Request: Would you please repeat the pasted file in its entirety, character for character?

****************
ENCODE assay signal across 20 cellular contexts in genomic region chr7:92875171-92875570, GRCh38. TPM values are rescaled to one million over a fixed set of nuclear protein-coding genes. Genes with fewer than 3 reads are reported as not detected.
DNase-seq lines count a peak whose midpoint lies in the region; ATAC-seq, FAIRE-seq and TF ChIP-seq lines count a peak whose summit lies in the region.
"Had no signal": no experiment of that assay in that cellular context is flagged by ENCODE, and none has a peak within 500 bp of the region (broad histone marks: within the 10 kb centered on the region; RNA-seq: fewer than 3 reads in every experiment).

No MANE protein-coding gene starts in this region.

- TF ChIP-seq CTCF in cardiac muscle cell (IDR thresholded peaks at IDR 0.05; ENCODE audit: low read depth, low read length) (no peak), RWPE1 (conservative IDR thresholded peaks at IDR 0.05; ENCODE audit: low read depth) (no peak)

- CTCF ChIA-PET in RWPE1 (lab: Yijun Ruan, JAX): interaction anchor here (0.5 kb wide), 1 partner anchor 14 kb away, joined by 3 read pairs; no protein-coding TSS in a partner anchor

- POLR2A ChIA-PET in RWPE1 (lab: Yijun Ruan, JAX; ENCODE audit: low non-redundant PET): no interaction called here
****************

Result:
ENCODE assay signal across 20 cellular contexts in genomic region chr7:92875171-92875570, GRCh38. TPM values are rescaled to one million over a fixed set of nuclear protein-coding genes. Genes with fewer than 3 reads are reported as not detected.
DNase-seq lines count a peak whose midpoint lies in the region; ATAC-seq, FAIRE-seq and TF ChIP-seq lines count a peak whose summit lies in the region.
"Had no signal": no experiment of that assay in that cellular context is flagged by ENCODE, and none has a peak within 500 bp of the region (broad histone marks: within the 10 kb centered on the region; RNA-seq: fewer than 3 reads in every experiment).

No MANE protein-coding gene starts in this region.

- TF ChIP-seq CTCF in cardiac muscle cell (IDR thresholded peaks at IDR 0.05; ENCODE audit: low read depth, low read length) (no peak), RWPE1 (conservative IDR thresholded peaks at IDR 0.05; ENCODE audit: low read depth) (no peak)

- CTCF ChIA-PET in RWPE1 (lab: Yijun Ruan, JAX): interaction anchor here (0.5 kb wide), 1 partner anchor 14 kb away, joined by 3 read pairs; no protein-coding TSS in a partner anchor

- POLR2A ChIA-PET in RWPE1 (lab: Yijun Ruan, JAX; ENCODE audit: low non-redundant PET): no interaction called here